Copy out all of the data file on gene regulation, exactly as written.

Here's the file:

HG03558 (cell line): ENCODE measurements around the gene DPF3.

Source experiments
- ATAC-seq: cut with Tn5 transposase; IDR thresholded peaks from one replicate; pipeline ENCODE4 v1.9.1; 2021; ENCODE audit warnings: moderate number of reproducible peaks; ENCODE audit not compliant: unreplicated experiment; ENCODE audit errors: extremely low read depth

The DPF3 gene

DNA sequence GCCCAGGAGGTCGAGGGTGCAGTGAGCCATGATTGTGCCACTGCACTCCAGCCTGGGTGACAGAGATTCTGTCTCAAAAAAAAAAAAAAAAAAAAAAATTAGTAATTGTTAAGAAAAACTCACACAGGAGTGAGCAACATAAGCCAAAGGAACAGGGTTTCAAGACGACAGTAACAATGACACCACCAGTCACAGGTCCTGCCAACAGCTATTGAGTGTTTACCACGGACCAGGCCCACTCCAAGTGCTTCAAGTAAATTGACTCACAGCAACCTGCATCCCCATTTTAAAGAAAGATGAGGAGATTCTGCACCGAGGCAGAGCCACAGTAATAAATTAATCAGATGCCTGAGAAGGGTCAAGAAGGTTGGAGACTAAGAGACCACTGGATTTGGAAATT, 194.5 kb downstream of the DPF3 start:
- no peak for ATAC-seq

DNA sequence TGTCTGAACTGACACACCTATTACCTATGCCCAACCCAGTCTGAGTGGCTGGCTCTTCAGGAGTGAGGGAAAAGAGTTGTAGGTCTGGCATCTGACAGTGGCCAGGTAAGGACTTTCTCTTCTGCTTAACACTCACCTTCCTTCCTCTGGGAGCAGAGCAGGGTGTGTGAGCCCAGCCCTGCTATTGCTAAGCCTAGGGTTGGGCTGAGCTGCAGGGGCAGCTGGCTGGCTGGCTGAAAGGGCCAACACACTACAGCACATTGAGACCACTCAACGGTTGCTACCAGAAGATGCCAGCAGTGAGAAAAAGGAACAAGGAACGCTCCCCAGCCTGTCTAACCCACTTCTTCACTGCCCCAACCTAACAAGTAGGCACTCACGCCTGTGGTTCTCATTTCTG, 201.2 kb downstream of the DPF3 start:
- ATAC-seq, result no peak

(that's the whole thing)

HG03558 (cell line): ENCODE measurements around the gene DPF3.

Source experiments
- ATAC-seq: cut with Tn5 transposase; IDR thresholded peaks from one replicate; pipeline ENCODE4 v1.9.1; 2021; ENCODE audit warnings: moderate number of reproducible peaks; ENCODE audit not compliant: unreplicated experiment; ENCODE audit errors: extremely low read depth

The DPF3 gene

DNA sequence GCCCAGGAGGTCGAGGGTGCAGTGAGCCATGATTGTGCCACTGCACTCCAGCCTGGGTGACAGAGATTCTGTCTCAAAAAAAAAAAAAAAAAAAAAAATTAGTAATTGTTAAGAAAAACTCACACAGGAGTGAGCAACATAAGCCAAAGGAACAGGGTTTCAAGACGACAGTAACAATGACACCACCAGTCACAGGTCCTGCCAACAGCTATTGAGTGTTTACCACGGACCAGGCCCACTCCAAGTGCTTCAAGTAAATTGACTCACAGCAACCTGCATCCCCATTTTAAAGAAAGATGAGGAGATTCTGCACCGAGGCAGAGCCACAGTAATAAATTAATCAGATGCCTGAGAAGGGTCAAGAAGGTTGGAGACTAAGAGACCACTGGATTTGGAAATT, 194.5 kb downstream of the DPF3 start:
- no peak for ATAC-seq

DNA sequence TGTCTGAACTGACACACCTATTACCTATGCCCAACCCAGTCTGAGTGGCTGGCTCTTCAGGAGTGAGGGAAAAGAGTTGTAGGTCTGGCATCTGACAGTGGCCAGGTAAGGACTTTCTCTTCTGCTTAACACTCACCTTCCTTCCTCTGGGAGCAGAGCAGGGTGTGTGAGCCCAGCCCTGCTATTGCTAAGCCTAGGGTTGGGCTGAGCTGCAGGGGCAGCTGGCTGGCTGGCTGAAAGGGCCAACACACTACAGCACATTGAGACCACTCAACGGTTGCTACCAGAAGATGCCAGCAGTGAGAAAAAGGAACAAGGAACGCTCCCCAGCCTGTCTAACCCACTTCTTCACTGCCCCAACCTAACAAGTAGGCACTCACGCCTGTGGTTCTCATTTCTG, 201.2 kb downstream of the DPF3 start:
- ATAC-seq, result no peak